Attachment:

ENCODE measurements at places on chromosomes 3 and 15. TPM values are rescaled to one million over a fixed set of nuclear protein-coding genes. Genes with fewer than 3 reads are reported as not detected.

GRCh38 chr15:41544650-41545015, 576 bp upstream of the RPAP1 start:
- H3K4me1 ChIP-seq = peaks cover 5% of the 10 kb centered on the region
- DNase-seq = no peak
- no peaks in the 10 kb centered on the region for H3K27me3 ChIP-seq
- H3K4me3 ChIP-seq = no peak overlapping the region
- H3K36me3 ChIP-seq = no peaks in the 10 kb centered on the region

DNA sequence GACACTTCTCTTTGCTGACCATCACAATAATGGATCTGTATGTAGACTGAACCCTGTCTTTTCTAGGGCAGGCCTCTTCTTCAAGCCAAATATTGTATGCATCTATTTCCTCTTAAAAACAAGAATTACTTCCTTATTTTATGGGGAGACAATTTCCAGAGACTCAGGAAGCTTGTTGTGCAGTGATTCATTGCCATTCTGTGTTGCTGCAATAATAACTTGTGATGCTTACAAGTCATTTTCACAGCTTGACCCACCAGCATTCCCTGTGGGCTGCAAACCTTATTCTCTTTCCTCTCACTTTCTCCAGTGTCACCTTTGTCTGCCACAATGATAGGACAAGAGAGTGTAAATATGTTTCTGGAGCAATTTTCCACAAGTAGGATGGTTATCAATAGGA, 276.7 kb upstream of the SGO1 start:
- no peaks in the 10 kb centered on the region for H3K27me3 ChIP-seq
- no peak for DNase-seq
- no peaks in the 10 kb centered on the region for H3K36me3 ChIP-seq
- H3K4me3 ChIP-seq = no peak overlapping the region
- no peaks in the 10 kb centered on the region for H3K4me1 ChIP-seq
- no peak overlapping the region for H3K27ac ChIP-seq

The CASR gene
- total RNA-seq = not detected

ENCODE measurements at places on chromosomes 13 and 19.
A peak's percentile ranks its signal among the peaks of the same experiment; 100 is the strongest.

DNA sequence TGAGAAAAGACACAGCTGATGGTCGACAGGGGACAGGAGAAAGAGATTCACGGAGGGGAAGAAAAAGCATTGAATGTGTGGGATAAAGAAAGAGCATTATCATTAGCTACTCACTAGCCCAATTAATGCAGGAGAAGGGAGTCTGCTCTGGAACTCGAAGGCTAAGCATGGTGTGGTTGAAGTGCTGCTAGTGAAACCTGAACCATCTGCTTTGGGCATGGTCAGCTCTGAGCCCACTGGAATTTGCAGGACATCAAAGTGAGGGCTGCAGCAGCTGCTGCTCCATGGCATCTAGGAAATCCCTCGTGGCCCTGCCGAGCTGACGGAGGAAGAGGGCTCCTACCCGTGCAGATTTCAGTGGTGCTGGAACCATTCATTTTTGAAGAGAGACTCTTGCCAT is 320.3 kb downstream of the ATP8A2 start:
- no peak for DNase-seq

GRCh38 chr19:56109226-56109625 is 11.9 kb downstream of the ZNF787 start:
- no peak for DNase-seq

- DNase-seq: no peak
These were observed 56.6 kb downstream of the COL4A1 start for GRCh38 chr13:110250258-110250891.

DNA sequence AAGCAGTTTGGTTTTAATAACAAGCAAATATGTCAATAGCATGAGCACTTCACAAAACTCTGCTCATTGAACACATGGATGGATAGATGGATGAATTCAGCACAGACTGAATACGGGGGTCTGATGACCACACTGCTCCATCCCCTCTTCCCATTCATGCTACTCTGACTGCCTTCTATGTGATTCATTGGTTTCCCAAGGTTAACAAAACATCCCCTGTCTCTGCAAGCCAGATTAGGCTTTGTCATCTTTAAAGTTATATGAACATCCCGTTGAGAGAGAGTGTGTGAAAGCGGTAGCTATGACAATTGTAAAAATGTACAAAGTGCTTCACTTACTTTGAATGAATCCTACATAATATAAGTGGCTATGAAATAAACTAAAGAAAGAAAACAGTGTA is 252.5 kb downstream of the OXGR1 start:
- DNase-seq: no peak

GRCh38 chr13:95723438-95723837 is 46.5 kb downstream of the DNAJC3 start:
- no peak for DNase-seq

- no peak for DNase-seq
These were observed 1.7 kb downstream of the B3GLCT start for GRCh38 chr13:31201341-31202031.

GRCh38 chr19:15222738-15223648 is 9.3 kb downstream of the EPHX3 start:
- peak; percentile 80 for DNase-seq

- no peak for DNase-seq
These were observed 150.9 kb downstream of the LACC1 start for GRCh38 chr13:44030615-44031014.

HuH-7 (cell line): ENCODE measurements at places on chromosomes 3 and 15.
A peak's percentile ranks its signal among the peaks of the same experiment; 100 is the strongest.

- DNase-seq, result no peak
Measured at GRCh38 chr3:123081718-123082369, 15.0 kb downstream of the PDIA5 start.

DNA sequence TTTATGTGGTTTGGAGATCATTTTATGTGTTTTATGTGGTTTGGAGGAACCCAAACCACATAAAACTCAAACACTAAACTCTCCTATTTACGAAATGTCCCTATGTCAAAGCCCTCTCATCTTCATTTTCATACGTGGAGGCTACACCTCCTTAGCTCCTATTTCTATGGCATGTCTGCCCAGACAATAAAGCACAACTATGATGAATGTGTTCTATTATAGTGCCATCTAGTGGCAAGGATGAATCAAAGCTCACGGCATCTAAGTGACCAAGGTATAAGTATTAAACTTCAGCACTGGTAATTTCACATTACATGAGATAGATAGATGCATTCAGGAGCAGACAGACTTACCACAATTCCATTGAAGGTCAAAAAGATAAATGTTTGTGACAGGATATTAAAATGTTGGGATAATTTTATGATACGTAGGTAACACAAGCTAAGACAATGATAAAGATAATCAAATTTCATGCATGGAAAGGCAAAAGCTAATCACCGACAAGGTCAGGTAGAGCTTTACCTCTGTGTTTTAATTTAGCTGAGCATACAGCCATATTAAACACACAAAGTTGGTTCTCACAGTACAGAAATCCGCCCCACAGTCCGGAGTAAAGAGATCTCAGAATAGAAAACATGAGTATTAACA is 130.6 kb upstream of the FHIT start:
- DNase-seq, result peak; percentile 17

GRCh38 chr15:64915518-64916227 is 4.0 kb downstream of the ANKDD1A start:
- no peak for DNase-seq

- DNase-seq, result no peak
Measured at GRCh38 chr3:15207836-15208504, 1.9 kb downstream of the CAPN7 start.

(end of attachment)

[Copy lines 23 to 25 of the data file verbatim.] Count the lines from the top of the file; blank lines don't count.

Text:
- DNase-seq: no peak
These were observed 56.6 kb downstream of the COL4A1 start for GRCh38 chr13:110250258-110250891.

DNA sequence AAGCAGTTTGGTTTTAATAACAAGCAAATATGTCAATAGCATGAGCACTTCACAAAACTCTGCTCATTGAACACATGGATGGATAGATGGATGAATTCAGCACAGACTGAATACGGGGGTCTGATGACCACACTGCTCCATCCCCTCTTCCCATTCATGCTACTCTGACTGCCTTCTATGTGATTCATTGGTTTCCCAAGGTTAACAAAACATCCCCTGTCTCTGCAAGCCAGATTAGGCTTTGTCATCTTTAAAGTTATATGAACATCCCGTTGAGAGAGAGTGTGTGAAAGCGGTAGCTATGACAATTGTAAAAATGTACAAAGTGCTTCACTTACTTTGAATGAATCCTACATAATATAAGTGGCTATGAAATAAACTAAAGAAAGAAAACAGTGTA is 252.5 kb downstream of the OXGR1 start: